before the traveller on this road rises Haworth village; he can
see it for two miles before he arrives, for it is situated on
the side of a pretty steep hill, with a background of dun and
purple moors, rising and sweeping away yet higher than the church,
which is built at the very summit of the long narrow street. All
round the horizon there is this same line of sinuous wave-like
hills; the scoops into which they fall only revealing other hills
beyond, of similar colour and shape, crowned with wild, bleak
moors - grand, from the ideas of solitude and loneliness which
they suggest, or oppressive from the feeling which they give of
being pent-up by some monotonous and illimitable barrier, according
to the mood of mind in which the spectator may be."
Elizabeth Gaskell, The Life of Charlotte Bronte
name Haworth is said to originate from "hedged enclosure"
or "hawthorn enclosure" Records are said to date back
to 1209 when it was recorded as a settlement. The name is often
misspelt as Howorth and Howarth. The 1771 map (left) records the
name as Howorth, later maps revert back to the original spelling.
We often get requests from people with the family name "Haworth"
about a connection with the village. There is no documented record
of a titled name Haworth, the Parish Registers from 1600 - 1900
list no families with the name other than a couple in the circa
1800's that move from North Yorkshire.
village of Haworth is situated on the eastern slope of the Pennines
located close to the river Worth.
"The old stone houses are high compared with the width
of the street, which makes an abrupt turn before reaching the
more level ground at the head of the village, so that the steep
aspect of the place in one part is almost like that of a wall."
Elizabeth Gaskell, The Life of Charlotte Bronte 1857
Haworth is 796.1 feet above sea level as marked at the Church
on Main St. Lower down in the valley opposite the railway station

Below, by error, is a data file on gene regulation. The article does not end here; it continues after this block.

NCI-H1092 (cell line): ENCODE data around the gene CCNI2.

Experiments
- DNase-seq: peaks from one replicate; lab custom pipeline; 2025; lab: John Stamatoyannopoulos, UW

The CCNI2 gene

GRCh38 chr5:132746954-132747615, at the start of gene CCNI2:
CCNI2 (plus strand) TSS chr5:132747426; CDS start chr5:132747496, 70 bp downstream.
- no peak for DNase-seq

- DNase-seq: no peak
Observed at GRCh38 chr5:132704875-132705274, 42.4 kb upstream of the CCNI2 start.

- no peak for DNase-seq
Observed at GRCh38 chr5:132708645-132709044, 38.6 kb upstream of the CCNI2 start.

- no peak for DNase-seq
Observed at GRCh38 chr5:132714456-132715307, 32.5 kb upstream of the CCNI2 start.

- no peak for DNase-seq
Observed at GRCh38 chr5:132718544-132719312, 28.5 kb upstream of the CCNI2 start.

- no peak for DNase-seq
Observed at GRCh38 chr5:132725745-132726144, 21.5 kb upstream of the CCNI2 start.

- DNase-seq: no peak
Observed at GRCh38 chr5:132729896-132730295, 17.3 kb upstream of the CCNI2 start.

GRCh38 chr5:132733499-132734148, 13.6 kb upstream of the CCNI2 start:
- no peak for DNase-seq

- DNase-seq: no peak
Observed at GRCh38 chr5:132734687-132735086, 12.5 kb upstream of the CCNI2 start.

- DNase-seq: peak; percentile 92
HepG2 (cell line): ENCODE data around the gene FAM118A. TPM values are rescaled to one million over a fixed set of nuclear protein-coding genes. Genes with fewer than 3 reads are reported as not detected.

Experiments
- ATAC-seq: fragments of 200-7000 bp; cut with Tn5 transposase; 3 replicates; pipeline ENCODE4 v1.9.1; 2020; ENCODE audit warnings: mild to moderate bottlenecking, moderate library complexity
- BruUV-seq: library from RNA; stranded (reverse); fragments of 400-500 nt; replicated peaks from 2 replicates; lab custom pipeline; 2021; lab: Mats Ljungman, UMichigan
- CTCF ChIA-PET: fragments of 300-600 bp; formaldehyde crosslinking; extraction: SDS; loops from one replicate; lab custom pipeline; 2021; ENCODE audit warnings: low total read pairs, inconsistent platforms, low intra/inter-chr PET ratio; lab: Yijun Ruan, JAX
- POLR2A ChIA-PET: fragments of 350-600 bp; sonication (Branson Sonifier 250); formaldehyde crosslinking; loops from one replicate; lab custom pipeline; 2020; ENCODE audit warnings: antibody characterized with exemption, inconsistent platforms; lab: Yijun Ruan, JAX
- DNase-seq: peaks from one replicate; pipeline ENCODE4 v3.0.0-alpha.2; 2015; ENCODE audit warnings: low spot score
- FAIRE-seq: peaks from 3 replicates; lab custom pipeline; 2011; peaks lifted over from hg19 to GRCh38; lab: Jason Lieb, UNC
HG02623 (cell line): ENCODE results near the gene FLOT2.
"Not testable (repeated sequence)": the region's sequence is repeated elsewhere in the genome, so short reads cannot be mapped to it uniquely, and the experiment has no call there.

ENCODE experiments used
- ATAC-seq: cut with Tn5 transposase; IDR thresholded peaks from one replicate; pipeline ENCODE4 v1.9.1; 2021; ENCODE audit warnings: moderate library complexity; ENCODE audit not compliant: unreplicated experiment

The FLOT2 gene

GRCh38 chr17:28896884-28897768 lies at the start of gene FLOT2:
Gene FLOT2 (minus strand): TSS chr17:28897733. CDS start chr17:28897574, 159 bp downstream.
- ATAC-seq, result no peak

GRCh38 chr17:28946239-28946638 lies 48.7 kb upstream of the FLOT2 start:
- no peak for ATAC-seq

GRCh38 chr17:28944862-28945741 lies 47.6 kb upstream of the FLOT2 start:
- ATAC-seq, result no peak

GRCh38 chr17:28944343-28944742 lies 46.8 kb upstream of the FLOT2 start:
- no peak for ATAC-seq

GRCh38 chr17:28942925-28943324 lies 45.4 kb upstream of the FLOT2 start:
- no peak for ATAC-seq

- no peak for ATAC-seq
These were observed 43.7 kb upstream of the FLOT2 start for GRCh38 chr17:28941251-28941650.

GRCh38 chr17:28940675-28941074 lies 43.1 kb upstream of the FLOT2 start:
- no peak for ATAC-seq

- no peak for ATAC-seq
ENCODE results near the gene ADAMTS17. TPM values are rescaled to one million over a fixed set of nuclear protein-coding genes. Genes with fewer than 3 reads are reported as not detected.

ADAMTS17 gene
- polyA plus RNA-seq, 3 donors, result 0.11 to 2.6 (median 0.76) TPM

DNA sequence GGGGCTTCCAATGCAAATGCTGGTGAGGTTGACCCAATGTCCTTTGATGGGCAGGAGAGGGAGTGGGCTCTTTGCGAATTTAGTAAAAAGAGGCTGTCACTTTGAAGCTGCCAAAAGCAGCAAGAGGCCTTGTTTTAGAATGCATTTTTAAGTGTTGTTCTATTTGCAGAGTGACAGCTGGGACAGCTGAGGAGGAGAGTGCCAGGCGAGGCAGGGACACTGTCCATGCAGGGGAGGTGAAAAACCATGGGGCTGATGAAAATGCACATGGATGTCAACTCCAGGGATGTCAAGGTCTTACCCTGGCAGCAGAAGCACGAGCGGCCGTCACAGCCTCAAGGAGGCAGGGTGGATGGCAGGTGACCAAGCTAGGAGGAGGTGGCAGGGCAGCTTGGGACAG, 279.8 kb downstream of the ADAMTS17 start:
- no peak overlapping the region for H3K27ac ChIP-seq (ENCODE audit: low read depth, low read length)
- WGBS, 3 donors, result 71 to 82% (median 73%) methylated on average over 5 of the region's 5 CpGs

at the corner of the Royal Oak pub a mark indicates an elevation
of 556.4 feet. There is a difference of 240 feet, the two datum
marks are ½ a mile apart, the result is at times the gradient
is about 1 in 10.
Brontes arrived at Haworth from Thornton
on April 20th 1820, the procession of seven carts and one covered
wagon led up the Main St (then known as Kirkgate) finishing at
Patrick Bronte outlived his children dying on June 7th 1861. He
had worked hard during his 41 years at Haworth to improve conditions
for local people.
Charlotte Bronte tried to run a school with very little success,
education began to be a concern and a Wesleyan school started
in the1860's to meet the need.
13th April 1867 the Keighley & Worth Valley Railway (KWVR)
was built connecting Haworth to Keighley. The line was closed
in the 60's, effort was made to reopen as a preserved railway.
Today the line has working steam trains at the weekend and daily
in the summer more...
A visit to Haworth can include various events held throughout the year, the 1940's Weekend held in May is very popular, as are the Haworth Christmas events such as Scroggling the Holly and the Torchlight procession.
You can take a 360 degree tour of Haworth Main street
in summer here... and in winter at Christmas
of Haworth annual events here...
to stay in Haworth here...
out in Haworth here...
to Haworth here...
Howarth 1940's Weekend
Howarth Scroggling the Holly
Howarth Torchlight procession